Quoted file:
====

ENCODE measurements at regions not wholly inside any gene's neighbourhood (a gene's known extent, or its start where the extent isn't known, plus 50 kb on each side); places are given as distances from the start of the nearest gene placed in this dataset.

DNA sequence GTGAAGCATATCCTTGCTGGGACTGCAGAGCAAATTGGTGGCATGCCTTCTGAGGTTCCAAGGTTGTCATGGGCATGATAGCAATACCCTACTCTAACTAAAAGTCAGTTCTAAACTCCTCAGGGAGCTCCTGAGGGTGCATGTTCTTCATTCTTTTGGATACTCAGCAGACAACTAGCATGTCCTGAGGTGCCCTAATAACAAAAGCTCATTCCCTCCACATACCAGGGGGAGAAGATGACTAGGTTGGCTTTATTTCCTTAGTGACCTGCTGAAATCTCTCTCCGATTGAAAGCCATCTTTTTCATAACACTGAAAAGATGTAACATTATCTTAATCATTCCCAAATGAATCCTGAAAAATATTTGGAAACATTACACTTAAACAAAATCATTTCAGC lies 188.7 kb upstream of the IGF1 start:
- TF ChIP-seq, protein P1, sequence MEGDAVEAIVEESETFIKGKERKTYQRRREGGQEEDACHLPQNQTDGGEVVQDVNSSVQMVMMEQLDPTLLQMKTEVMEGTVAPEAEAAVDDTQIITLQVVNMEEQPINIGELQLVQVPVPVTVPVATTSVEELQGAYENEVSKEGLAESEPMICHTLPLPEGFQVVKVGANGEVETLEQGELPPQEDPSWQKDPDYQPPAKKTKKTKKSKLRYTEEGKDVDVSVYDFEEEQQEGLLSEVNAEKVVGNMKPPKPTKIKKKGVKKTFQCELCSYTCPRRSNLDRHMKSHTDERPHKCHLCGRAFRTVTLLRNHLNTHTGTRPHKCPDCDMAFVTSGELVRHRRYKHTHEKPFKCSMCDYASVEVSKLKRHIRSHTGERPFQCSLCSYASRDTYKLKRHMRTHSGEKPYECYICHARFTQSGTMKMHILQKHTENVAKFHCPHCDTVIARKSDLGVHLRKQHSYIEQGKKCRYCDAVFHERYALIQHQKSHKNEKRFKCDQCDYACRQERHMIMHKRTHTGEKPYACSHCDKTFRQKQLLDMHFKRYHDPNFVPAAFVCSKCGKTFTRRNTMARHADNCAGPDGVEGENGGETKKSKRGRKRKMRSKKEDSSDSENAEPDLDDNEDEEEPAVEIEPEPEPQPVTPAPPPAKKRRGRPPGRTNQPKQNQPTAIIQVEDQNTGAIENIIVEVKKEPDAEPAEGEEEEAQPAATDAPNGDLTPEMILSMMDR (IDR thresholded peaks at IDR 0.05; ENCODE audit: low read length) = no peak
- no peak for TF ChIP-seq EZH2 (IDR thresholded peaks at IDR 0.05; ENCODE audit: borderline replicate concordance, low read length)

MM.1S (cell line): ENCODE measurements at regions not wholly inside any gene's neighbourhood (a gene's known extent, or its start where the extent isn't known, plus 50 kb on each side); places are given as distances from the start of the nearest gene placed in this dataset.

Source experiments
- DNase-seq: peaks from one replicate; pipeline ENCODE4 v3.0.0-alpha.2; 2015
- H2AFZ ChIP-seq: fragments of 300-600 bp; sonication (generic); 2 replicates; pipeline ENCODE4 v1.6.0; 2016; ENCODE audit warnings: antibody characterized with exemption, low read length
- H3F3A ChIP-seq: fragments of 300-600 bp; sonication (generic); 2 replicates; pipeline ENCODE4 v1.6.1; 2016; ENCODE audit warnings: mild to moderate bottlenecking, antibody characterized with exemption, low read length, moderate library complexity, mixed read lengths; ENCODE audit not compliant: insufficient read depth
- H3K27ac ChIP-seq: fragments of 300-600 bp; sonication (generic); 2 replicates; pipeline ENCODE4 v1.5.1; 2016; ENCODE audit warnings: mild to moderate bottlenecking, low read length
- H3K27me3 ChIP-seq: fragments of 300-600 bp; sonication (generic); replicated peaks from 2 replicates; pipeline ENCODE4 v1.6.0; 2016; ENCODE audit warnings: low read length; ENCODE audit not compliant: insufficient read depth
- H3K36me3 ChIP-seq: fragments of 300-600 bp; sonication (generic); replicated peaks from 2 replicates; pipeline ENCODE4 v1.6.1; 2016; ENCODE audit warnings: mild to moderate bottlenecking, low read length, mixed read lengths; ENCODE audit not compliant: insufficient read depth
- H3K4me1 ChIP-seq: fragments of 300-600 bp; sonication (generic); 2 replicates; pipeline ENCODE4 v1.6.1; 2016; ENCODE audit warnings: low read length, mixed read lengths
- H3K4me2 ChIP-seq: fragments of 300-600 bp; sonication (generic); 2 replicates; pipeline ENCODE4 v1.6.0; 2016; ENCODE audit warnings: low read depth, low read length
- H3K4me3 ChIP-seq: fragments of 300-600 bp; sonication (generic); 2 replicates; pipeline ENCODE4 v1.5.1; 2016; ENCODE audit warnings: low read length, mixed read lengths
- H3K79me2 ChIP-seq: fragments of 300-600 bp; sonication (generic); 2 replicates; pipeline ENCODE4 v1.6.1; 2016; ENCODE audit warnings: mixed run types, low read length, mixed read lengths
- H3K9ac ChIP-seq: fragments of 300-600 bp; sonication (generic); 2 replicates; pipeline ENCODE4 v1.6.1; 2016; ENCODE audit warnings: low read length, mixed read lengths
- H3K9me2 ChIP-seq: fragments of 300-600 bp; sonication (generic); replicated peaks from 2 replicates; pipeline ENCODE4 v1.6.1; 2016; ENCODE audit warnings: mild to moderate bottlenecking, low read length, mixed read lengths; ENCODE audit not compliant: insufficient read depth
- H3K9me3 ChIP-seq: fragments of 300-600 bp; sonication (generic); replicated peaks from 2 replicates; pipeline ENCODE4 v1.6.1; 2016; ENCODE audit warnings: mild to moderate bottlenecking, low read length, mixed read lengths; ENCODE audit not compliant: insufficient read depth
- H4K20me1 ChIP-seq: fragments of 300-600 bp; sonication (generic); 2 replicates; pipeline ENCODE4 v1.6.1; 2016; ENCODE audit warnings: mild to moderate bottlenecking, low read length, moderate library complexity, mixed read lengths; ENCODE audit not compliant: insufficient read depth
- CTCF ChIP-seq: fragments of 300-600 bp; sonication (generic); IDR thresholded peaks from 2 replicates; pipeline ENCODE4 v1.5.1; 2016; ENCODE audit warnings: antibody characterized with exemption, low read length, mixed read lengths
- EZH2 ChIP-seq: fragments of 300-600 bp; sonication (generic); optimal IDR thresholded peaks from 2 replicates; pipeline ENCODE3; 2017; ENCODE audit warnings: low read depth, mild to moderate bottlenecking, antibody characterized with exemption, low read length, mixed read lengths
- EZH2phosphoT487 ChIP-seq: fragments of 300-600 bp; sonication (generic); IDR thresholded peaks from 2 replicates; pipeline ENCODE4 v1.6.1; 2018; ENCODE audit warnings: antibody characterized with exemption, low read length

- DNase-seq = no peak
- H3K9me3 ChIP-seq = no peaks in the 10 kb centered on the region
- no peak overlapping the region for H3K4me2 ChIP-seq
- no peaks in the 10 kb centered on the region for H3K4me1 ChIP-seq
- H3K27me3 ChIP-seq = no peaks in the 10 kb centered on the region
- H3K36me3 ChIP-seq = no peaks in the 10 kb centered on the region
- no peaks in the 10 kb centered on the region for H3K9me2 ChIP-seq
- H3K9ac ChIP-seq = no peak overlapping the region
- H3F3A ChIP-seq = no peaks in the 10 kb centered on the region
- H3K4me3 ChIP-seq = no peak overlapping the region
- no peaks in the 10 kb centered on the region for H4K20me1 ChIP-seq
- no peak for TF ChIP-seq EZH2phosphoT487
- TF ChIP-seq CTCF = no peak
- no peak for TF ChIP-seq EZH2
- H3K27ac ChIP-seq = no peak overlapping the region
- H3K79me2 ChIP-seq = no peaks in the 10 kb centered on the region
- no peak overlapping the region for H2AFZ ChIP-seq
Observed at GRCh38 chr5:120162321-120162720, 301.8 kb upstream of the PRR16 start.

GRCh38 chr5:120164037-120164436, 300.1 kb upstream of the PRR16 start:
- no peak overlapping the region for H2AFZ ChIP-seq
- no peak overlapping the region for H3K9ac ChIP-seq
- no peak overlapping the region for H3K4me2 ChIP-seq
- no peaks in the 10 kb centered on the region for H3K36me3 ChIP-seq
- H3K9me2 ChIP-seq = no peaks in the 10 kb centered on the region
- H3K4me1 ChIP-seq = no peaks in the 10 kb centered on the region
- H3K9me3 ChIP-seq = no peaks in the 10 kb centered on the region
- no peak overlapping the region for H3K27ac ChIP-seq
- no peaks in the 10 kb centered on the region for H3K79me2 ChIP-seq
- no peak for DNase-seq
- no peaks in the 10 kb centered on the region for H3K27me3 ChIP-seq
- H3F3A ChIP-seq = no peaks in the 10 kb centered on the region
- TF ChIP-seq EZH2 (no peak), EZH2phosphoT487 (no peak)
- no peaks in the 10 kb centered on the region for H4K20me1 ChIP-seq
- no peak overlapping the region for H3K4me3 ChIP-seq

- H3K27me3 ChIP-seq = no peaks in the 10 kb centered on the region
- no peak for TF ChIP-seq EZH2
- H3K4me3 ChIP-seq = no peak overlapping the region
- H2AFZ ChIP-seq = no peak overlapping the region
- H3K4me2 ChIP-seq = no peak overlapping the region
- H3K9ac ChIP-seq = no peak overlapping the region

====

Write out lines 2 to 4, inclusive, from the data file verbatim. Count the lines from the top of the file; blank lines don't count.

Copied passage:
DNA sequence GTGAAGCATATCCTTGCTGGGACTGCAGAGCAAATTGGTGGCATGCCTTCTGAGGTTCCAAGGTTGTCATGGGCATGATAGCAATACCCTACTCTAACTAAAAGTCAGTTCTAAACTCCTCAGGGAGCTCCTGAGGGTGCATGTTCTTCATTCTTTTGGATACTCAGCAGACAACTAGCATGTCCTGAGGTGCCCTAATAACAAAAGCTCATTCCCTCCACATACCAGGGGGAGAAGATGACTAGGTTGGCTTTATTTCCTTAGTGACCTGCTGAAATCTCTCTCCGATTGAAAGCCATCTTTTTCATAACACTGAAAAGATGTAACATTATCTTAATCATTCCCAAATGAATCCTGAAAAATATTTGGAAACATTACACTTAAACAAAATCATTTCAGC lies 188.7 kb upstream of the IGF1 start:
- TF ChIP-seq, protein P1, sequence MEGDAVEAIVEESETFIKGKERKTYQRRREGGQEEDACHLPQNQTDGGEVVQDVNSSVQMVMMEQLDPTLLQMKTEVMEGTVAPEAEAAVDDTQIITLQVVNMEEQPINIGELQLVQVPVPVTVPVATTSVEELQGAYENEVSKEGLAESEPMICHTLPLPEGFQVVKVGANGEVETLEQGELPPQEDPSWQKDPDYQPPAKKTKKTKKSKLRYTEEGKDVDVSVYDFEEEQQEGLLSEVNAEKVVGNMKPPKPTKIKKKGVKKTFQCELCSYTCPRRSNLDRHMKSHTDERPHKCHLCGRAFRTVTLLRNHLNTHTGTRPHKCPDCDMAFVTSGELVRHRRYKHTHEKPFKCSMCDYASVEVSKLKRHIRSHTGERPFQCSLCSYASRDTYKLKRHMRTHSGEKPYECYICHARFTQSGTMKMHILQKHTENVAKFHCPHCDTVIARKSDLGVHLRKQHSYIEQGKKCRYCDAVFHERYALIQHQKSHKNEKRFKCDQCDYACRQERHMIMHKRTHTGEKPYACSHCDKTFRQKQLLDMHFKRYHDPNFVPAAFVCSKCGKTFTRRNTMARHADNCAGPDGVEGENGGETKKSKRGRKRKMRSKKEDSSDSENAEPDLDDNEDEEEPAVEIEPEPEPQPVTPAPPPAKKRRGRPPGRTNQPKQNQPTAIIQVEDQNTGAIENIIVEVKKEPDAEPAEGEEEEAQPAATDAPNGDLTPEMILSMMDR (IDR thresholded peaks at IDR 0.05; ENCODE audit: low read length) = no peak
- no peak for TF ChIP-seq EZH2 (IDR thresholded peaks at IDR 0.05; ENCODE audit: borderline replicate concordance, low read length)